MOSCOW, Russia, July 10 – The IAAF on Sunday cleared only long jumper Darya Klishina to compete at the Rio Olympics, meaning the last remaining hope for pole vault star Yelena Isinbayeva and other Russian athletes now rests on an impending court decision.
Athletics’ governing body, which has suspended the Russian track and field team over state-sponsored doping that has cast a shadow over next month’s Games, said it had given the go ahead for Klishina to compete in international competition as a neutral.
“The IAAF Doping Review Board has today agreed that Russian long jump athlete Darya Klishina meets the exceptional eligibility criteria to compete in international competition as a neutral athlete,” the IAAF said in a statement.
“The Doping Review Board received a total of 136 applications from Russian athletes seeking exceptional eligibility to compete in an individual capacity,” the statement said.
The Russian Olympic Committee said only the US-based Klishina had been accepted.
Klishina’s participation at Rio is still subject to acceptance by the International Olympic Committee.
“Rejections have come for everyone, except for Klishina,” Alexandra Brilliantova, the head of the Russian Olympic Committee’s legal department, told state-run TASS news agency.
Among those rejected were gold medallist pole vaulter Isinbayeva and world champion hurdler Sergey Shubenkov, trainers for the two athletes — who are both based in Russia — confirmed.
Russia’s athletics federation slammed the decision to reject all but Klishina.
“The federation is fighting for the rights of clean sportsmen and is waiting for the CAS decision,” it said in a statement.
Sixty-eight Russian track and field stars, including Isinbayeva and Shubenkov, still hoping to go to Rio now hope that the Court of Arbitration for Sport (CAS) will overturn the blanket ban as a last resort.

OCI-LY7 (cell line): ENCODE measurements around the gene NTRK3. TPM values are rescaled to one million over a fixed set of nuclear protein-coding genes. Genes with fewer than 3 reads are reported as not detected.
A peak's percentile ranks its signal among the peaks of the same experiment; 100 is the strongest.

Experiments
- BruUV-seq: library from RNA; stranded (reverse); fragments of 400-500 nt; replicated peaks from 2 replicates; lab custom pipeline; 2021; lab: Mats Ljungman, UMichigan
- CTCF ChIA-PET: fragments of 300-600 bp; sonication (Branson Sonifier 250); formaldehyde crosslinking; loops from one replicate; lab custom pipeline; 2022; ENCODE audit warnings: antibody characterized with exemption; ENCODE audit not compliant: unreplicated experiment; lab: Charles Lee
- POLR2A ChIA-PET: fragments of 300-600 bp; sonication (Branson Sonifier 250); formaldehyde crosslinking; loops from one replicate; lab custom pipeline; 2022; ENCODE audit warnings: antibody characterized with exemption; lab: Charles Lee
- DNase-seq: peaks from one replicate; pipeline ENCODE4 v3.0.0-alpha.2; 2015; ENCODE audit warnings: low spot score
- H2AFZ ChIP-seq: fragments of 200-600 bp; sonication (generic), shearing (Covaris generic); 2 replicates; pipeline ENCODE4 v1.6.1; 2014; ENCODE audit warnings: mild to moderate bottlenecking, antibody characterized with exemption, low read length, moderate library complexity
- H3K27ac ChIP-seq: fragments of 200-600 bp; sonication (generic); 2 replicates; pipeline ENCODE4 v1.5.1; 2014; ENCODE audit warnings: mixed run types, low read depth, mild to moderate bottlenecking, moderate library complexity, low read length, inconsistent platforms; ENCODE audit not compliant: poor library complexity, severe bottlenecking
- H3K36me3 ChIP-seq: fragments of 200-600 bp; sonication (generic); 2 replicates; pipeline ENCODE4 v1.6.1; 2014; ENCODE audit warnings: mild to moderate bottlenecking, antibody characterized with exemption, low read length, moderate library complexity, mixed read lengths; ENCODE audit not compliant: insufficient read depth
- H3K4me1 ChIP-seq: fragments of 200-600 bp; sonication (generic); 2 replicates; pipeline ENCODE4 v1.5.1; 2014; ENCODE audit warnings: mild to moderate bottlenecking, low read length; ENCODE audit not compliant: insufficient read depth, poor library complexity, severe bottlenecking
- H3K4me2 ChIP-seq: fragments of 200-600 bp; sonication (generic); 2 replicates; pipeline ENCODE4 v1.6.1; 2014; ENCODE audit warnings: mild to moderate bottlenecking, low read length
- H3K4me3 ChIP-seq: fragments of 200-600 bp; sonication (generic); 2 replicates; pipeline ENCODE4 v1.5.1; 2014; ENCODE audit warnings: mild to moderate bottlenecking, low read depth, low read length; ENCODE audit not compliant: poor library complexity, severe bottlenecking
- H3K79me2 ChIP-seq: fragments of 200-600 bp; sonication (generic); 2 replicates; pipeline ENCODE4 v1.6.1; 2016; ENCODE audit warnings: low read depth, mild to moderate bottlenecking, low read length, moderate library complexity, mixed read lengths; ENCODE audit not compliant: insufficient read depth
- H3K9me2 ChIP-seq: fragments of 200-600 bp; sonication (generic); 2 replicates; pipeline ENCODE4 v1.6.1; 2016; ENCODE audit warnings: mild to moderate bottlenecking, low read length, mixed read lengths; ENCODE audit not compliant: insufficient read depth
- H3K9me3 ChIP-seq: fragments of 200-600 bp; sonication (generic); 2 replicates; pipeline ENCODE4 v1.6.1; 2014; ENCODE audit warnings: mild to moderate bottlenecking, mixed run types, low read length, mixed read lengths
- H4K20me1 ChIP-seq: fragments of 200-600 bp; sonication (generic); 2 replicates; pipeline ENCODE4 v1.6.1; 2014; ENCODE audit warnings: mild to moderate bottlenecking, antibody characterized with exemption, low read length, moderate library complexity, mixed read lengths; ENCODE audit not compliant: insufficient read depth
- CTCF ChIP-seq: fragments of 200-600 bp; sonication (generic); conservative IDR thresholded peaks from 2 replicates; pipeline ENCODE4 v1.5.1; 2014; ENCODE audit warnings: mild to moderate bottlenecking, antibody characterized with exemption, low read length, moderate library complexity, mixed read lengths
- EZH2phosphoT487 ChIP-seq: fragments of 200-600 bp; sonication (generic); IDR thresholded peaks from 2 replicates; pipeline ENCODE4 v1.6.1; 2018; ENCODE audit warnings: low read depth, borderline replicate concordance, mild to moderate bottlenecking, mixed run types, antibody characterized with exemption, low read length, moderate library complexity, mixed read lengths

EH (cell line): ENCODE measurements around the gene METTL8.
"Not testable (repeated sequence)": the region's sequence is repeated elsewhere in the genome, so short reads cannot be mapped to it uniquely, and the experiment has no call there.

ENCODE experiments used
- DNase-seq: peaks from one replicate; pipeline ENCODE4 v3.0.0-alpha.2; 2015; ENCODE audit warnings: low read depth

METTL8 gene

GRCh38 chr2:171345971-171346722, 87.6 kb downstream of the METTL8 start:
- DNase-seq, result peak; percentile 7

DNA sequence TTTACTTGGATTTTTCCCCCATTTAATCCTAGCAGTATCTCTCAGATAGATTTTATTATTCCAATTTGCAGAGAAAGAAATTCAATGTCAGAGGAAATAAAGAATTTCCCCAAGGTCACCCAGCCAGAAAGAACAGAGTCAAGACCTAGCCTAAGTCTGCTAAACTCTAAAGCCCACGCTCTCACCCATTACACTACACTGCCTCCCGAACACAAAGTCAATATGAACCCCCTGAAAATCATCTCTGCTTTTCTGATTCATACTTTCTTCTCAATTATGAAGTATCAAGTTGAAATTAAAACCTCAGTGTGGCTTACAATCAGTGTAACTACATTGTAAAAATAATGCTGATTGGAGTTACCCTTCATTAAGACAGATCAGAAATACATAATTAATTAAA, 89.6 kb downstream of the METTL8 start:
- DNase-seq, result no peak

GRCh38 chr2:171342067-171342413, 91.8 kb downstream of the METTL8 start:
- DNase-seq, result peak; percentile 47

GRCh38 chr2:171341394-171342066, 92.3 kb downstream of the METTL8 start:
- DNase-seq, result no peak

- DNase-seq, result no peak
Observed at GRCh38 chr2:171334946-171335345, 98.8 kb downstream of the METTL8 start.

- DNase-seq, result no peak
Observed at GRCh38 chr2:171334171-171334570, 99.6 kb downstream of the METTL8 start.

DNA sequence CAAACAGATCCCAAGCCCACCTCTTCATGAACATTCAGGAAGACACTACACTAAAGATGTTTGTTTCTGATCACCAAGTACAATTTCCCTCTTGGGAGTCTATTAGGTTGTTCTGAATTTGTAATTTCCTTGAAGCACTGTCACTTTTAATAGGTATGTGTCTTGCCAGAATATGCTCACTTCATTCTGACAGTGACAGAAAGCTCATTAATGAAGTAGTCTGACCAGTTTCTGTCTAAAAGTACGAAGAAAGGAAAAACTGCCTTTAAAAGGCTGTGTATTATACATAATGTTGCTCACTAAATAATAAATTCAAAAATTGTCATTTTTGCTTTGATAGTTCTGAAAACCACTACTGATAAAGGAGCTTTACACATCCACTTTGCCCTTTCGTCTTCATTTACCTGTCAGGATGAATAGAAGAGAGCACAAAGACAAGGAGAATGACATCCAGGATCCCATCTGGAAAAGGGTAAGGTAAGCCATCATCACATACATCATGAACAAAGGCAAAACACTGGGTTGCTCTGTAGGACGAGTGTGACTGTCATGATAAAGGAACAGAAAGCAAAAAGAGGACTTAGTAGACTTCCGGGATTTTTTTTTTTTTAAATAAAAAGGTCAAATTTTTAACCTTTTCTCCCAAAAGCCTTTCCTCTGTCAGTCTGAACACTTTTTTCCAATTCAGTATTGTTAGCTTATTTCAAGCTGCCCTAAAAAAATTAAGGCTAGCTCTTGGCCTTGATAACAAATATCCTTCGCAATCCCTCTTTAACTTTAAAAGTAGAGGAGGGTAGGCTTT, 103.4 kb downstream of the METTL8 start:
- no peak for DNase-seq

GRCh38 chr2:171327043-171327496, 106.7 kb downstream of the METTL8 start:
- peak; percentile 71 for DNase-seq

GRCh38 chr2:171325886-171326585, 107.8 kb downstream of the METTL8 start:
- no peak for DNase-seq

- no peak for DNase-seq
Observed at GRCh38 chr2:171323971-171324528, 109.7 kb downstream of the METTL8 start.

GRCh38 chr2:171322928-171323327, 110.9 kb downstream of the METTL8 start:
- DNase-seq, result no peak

CAS will decide whether to overturn the ban by July 21, two weeks before the start of the Rio Games.
– ‘IAAF must be dissolved’ –
Russia last month had its suspension over allegations of institutionalised and pervasive doping upheld by the IAAF, but it left the door ajar to some Russian competitors not tainted by doping to compete as neutrals in Rio.
In the light of the latest IAAF ruling, the sports minister in Moscow, Vitaly Mutko, again called for the world body to be dissolved.
“In my opinion it was difficult to expect any other (ruling),” Mutko told TASS news agency.
“This doesn’t surprise me personally, but it is upsetting. They have gone beyond the legal sphere. It is time to dissolve this organisation.”
Last week, CAS spokeswoman Katy Hogg told AFP that the court will not be making a case-by-case review of each athlete’s record, but will be assessing the validity of the IAAF’s decision to ban the entire Russian federation.
Russian athletes and political leaders have voiced outrage that the IAAF was seeking to ban track and field stars with no positive drug tests on their record.
The IAAF doping review board has also given the greenlight to Russian doping-cheat-turned-whistleblower Yuliya Stepanova’s right to return to competition as a neutral.
The 30-year-old took part as a neutral at the European championship in Amsterdam, but tore a ligament in her foot and was later disqualified from her heat.
Stepanova and her husband Vitaly made the sensational revelations of state-sponsored doping in Russian athletics, which was found to be linked to widespread corruption at the heart of the IAAF.